The Corstopitum excavations on the Roman site at Corbridge ran from 1906 to 1914. These 'diggings' were one of the first training excavations to be run in the UK, although in the Edwardian period most of the manual labour was done by miners and agricultural labourers, so it tended only to be the supervisors (mostly from Oxford) who were being trained!

In the period up to his death in 1912, J.P. Gibson, the renowned Hexham pharmacist who was also an amateur archaeologist and prize-winning photographer, recorded the excavations photographically. He mainly produced glass-plate negatives, but there are also lantern slides in existence and some of his photographs were produced as postcards, which were sold to boost excavation funds.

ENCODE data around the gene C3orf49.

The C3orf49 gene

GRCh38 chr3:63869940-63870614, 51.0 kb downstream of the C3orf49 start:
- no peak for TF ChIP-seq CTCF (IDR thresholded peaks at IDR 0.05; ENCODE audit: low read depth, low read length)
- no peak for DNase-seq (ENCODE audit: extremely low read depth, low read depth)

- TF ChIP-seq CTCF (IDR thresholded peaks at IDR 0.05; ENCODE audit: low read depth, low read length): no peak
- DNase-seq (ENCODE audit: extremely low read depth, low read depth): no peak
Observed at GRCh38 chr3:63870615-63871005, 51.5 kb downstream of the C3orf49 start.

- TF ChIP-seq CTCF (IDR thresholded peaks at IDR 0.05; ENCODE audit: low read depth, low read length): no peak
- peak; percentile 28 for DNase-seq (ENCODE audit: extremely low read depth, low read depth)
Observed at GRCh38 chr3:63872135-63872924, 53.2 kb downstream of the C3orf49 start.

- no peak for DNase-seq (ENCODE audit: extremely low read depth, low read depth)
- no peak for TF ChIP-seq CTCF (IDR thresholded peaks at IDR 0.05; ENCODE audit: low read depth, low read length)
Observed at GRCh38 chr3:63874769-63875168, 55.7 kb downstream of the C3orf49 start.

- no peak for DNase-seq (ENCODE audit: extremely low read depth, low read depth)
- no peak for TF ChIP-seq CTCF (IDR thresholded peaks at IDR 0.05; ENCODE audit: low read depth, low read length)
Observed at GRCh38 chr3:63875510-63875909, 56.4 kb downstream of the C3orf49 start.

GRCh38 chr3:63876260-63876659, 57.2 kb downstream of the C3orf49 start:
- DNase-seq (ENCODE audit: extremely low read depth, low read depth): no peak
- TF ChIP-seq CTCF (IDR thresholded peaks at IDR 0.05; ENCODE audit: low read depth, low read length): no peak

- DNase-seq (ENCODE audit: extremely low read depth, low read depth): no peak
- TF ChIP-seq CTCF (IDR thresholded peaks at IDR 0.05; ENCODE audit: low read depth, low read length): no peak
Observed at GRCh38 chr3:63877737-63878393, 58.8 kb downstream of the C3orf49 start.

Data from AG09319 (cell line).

After Gibson's death, the photography was taken over by Robert Forster and whilst nearly all of Gibson's glass plate negatives for the published photos still exist, none of Forster's do, although there are some contact prints to be found.

The sequence of photos here was mainly published in pre-First World War volumes of Archaeologia Aeliana. Whilst it is a fairly simple matter to remove the screening with a hint of gaussian blur, the diamond-shaped patterning on the surface of the paper (presumably an artefact of the printing process) is harder to deal with.

A Google Earth tour of these photos in their context is available (select the Corstopitum folder and click on the play tour button; it will work best if you allow a pause of about 5 seconds in Tools->Options->Touring).

More information about the early excavations can be found at the home of The CORIA Project
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